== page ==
(CNN) -- How did Osama bin Laden escape the dragnet that closed in around his mountain hideout in Afghanistan in December 2001?
It's long been a topic of discussion in intelligence circles and among those (myself included) who witnessed the intense U.S. aerial bombardment of Tora Bora that went on for nearly two weeks. Many analysts have suggested that bin Laden slipped through mountain passes into Pakistan, just a few miles away. But assessments of Guantanamo Bay detainees suggest he went in another direction, evading the mujahideen of the Northern Alliance, as well as the small detachments of U.S. special forces who we first saw in the area around December 8th.
The detainee assessments were made public by Wikileaks this week and published by the Washington Post, the Guardian and other media outlets.
One of them, compiled in 2007, is about a detainee called Harun Shirzad al-Afghani. Al-Afghani was a commander in the militant group Hezb-e-Islami Gulbuddin, a close ally at the time of al Qaeda. Al-Afghani claims that the al Qaeda leader escaped the area thanks to a Pakistani militant and cleric called Maulawi Nur Muhammad. And he says bin Laden headed north toward Jalalabad and later to the remote province of Kunar in north-east Afghanistan.
In a few brief paragraphs at the end of his profile, al-Afghani is quoted as saying that he was directed by Afghan warlord Gulbuddin Hekmatyar to "link up with al Qaeda forces in Tora Bora and exfiltrate OBL from the region." That group "lost radio contact with the Arabs in Tora Bora." (Hekmatyar, incidentally, is still a serious player in the region, loosely allied to the Taliban and regarded by many analysts as a critical part of any peace deal in Afghanistan.)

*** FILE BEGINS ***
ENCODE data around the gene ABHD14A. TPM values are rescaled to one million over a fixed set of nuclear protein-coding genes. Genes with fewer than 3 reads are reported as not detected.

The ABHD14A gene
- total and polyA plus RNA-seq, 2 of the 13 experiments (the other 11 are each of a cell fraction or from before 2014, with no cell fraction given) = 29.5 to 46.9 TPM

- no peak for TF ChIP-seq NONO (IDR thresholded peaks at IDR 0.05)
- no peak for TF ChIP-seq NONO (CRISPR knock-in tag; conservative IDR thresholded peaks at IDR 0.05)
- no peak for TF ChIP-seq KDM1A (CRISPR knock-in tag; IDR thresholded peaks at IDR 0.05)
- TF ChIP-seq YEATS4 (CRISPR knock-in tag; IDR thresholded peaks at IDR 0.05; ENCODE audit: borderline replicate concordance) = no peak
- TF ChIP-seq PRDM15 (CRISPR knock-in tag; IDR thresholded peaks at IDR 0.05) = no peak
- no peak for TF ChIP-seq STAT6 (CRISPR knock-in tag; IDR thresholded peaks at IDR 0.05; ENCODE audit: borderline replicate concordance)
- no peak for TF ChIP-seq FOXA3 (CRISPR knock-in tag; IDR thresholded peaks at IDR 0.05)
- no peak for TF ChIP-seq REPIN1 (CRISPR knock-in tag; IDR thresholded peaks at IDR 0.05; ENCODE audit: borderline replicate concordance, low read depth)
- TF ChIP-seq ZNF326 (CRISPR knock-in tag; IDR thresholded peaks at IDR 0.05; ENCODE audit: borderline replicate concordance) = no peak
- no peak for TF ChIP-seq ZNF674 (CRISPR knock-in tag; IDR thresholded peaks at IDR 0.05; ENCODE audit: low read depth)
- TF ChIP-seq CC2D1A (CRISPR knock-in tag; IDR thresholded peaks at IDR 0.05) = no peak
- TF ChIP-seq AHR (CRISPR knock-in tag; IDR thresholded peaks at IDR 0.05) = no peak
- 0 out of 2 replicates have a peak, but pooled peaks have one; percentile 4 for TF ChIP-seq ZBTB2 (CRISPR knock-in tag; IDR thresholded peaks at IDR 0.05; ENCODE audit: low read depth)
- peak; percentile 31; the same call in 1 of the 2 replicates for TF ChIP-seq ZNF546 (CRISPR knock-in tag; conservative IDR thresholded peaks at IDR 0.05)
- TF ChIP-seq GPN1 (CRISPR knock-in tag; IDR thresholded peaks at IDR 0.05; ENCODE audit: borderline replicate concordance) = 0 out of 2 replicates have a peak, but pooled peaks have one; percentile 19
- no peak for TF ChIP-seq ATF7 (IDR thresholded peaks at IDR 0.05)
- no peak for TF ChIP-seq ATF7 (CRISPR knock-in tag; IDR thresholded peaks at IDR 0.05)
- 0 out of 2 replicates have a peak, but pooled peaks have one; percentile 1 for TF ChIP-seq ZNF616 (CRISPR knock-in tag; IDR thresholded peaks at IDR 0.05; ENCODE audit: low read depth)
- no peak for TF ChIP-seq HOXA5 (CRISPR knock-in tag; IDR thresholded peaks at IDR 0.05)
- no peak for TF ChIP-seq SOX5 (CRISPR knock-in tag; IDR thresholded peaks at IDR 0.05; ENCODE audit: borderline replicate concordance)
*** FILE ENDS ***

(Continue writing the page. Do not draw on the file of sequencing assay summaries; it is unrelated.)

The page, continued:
And so Plan B came into play. Al-Afghani says Maulawi Nur Muhammad provided about 40 to 50 fighters to escort bin Laden and his deputy Ayman al-Zawahiri away from Tora Bora. His help followed a meeting with an al Qaeda commander called Abu Turab al-Urdani, who also happened to be Zawahiri's son-in-law. According to the detainee assessment of al-Afghani, "Maulawi Nur Muhammad informed him of their escape approximately ten months after Tora Bora. Detainee's associate, Haji Abdul Abad, who directed a suicide operation targeting U.S. personnel in Jalalabad between August and September 2005, verified the details of UBL's escape." (UBL is the short-hand used for the al Qaeda leader throughout the detainee documents.)
Other Guantanamo assessments seen by CNN suggest that bin Laden abruptly left Tora Bora on December 11. "UBL suddenly departed Tora Bora with a few individuals UBL selected," reads one report. His bodyguards left a day or two later and climbed the passes through the White Mountains into Pakistan, where they were detained by Pakistani paramilitary forces on December 15. Other detainees talk about an exodus of fighters around December 16 after negotiations with local Afghan commanders failed. The CNN team close to Tora Bora at the time was aware of and reported on radio contacts between the two sides, and it was evident that the poorly-equipped local militia sent to flush out al Qaeda militants had little appetite for the job. Hence the escape of senior figures in al Qaeda through the many ravines and valleys of the area.